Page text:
Growing up and going to hardcore shows, how big an impact did seeing girls in bands like Ultimatum, Mugshot etc. have on you?
I grew up with hardcore from quite a young age, but it wasn’t until I saw women actively involved, sharing their own voice (and riffs!) and pushing the standard further that it really felt like I could actually be a part of something – and something that, because of their intelligent words, their passion and their independence, eventually started living up to its word. They represented a space that now belonged to me too simply because they were there, whilst also serving an amazing example of the fact that I didn’t have to live by anyone else’s standards or play anyone else’s game to share it. The voices in the scene at the time were loud and strong – but finally, I found some that sounded like my own.
PS. Mugshot’s Los Crudos cover still manages to have other impacts on me (and the floor haha).
Would you agree that nowadays there are more girls than ever before at shows and yet fewer seem to be in bands? It’s not just boy’s fun is it? Why do you think this is?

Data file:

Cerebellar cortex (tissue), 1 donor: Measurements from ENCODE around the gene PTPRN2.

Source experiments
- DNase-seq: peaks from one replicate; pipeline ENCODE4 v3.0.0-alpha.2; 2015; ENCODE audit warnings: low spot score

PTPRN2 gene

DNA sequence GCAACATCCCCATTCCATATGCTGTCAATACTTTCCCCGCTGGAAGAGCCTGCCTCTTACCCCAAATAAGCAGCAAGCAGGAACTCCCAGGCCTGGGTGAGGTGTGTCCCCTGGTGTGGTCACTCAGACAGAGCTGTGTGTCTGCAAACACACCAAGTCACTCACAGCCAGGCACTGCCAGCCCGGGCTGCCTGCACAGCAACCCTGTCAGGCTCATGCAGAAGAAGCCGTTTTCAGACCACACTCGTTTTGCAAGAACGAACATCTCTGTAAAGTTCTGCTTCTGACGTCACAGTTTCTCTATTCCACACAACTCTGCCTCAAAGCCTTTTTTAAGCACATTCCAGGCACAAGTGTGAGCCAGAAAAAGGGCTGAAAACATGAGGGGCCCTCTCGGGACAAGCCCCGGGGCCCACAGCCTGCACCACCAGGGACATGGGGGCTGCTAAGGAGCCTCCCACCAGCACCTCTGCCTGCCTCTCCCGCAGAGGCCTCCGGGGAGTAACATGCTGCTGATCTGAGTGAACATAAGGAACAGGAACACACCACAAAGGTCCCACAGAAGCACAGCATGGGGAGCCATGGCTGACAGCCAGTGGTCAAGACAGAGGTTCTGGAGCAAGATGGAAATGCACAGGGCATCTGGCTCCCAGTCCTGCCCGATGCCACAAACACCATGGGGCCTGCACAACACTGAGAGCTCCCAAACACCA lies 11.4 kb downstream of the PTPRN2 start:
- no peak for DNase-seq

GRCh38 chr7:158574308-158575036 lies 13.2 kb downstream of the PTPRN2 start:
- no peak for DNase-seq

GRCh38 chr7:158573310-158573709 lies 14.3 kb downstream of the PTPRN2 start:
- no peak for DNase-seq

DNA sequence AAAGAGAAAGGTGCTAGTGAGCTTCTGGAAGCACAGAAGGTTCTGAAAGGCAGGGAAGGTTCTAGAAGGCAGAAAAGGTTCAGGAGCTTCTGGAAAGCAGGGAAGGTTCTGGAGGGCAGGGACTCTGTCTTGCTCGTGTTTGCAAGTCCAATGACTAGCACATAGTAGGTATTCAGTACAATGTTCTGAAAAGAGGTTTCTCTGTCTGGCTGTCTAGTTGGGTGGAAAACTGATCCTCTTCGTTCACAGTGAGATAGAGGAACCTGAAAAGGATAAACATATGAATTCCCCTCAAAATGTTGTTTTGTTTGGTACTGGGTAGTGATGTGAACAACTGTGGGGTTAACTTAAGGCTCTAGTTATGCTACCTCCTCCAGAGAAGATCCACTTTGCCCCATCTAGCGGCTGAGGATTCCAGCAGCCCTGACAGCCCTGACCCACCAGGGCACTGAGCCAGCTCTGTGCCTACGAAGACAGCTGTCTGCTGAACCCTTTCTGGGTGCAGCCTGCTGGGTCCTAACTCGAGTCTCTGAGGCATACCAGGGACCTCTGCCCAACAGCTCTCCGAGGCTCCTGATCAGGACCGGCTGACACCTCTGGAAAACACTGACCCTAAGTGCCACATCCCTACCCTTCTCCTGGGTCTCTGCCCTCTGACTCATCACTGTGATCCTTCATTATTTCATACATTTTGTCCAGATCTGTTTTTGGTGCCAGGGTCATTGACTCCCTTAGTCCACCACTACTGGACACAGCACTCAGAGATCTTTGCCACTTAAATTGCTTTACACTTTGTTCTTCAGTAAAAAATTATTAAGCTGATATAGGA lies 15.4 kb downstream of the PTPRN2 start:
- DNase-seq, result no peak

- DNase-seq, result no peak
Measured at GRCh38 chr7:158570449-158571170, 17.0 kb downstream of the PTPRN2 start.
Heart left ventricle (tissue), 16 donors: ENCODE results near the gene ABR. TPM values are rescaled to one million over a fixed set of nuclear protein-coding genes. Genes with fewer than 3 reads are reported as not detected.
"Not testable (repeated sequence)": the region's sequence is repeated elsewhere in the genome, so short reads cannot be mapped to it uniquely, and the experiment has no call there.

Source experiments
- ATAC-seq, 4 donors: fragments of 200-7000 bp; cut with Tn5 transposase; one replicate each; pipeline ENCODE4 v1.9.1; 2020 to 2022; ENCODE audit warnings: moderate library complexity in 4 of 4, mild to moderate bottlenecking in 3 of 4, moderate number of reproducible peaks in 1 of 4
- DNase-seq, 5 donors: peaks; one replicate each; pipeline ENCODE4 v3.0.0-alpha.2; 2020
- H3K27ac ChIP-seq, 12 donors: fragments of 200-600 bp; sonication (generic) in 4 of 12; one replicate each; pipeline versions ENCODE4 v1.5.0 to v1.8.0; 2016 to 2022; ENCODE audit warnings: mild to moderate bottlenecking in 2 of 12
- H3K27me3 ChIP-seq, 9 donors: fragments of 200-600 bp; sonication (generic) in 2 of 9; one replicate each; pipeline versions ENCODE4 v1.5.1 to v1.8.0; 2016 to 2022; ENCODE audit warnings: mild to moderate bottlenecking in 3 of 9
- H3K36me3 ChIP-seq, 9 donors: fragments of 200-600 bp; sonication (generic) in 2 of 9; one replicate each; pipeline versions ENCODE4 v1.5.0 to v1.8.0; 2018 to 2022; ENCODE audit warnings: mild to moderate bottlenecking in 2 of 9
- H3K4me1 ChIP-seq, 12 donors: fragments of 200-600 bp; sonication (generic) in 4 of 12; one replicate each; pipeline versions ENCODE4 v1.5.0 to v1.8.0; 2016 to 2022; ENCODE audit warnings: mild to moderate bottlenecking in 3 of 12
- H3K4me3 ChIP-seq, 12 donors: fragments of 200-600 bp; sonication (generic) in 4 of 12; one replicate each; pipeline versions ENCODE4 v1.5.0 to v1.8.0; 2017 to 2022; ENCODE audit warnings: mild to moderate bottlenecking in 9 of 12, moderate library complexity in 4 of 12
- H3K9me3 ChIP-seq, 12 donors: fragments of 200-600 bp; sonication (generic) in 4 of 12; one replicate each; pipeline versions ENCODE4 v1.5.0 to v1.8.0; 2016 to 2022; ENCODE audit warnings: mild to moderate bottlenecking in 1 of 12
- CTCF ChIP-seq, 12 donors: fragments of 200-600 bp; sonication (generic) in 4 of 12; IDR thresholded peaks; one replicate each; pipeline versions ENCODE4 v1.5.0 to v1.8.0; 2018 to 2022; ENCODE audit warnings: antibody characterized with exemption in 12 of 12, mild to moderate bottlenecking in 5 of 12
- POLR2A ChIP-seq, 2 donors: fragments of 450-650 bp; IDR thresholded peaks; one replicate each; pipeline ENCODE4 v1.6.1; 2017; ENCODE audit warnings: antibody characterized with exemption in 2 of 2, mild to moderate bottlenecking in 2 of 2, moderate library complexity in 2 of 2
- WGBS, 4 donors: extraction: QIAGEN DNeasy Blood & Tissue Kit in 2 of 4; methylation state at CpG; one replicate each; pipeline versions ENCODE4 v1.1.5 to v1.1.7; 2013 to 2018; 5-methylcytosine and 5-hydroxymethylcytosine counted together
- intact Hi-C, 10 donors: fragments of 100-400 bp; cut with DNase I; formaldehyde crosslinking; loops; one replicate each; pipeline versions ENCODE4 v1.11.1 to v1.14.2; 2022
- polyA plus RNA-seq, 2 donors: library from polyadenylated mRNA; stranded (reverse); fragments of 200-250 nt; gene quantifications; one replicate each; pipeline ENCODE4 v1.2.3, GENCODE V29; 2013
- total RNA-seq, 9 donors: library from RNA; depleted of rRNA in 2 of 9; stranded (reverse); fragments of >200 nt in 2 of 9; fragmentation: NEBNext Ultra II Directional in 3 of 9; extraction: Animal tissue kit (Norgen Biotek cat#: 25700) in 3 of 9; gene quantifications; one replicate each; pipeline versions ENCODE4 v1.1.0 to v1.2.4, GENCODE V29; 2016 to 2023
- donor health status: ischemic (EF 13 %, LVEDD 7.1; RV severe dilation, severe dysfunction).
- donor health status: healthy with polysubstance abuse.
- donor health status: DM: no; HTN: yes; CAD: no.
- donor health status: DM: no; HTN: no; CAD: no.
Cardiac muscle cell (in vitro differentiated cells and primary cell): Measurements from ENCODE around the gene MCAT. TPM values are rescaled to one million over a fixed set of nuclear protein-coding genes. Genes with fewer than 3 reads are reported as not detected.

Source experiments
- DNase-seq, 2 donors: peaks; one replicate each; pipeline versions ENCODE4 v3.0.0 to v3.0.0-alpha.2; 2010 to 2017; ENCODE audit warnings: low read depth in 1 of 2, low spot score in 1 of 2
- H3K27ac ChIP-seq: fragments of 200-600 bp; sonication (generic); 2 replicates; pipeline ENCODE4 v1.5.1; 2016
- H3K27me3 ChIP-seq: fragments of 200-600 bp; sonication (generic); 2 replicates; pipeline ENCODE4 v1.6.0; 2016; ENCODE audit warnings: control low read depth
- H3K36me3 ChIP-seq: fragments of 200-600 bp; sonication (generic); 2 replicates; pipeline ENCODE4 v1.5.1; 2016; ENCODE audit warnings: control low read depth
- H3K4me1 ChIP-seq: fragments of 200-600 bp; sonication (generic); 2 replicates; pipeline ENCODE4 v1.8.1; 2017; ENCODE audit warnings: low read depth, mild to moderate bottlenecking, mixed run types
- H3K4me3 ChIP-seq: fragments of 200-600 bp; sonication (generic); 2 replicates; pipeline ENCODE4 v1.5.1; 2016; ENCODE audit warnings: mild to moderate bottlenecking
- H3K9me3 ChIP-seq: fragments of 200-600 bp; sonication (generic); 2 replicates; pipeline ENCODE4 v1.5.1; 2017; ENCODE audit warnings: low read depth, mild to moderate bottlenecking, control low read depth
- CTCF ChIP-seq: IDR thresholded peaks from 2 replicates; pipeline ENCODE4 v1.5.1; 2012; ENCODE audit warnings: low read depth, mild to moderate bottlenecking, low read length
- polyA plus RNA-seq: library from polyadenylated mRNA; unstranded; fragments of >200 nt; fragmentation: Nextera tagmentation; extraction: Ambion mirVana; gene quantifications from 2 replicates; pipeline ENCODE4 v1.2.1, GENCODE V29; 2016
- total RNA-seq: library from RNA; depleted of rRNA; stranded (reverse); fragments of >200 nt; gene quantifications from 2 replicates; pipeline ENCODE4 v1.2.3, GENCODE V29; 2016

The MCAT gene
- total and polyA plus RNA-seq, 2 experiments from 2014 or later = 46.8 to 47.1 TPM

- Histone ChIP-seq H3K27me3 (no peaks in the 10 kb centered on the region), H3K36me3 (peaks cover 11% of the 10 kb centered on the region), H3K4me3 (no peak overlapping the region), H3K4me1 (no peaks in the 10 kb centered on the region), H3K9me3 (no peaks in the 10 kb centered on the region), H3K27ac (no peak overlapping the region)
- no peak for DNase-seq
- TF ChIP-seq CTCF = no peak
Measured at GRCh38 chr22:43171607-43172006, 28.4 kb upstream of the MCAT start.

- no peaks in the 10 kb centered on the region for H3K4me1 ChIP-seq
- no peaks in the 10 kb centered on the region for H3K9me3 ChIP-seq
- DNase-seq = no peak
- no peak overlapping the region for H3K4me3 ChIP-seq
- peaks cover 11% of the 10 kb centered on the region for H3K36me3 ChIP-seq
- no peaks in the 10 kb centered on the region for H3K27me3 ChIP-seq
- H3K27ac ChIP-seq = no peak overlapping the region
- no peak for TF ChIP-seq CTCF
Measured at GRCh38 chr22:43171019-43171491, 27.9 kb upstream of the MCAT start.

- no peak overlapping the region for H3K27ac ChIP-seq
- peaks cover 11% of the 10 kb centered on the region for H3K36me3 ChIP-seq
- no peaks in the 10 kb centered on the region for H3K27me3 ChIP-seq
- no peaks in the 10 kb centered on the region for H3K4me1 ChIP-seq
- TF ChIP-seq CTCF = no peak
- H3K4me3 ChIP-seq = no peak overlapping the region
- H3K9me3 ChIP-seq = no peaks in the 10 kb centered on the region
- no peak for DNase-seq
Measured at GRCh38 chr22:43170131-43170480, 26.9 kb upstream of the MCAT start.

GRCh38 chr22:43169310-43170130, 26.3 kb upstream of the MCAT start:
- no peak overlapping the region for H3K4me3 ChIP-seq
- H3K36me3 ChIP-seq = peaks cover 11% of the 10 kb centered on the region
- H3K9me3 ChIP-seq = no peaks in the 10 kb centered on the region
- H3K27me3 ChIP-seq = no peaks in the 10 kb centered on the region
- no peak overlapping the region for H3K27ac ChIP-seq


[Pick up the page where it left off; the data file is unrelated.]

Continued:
We all know for a fact that it’s not just boys fun at all and the growing number of women at shows is testament to that. Especially since it demonstrates that the spirit and energy of hardcore still appeals to women to the extent that they willingly keep coming despite the obstacles. I think there might be quite a wide range of reasons why fewer are joining bands though - some may not feel welcome or able to access it, or experience too much scrutiny or pressure to perform a certain way because they are the minority in a culture whose aggression and outspokenness is not synonymous with the stereotype of femininity. Sometimes women even judge and demean each other in competition for attention and praise.
It’s unfortunate because I see the refuge and rebellion of hardcore as the exact reason why women look to it to be themselves away from the mainstream’s expectations and demands. But I also know that the persistence, empowerment and independence that true hardcore ignites in us is enough to overcome these obstacles eventually when we have good, kind and enlightened people around us. We just need to make sure we make the right bridges and ropes to support each other.
“You sing pretty good for a girl”. How do you react to a statement like that and have you had it come your way?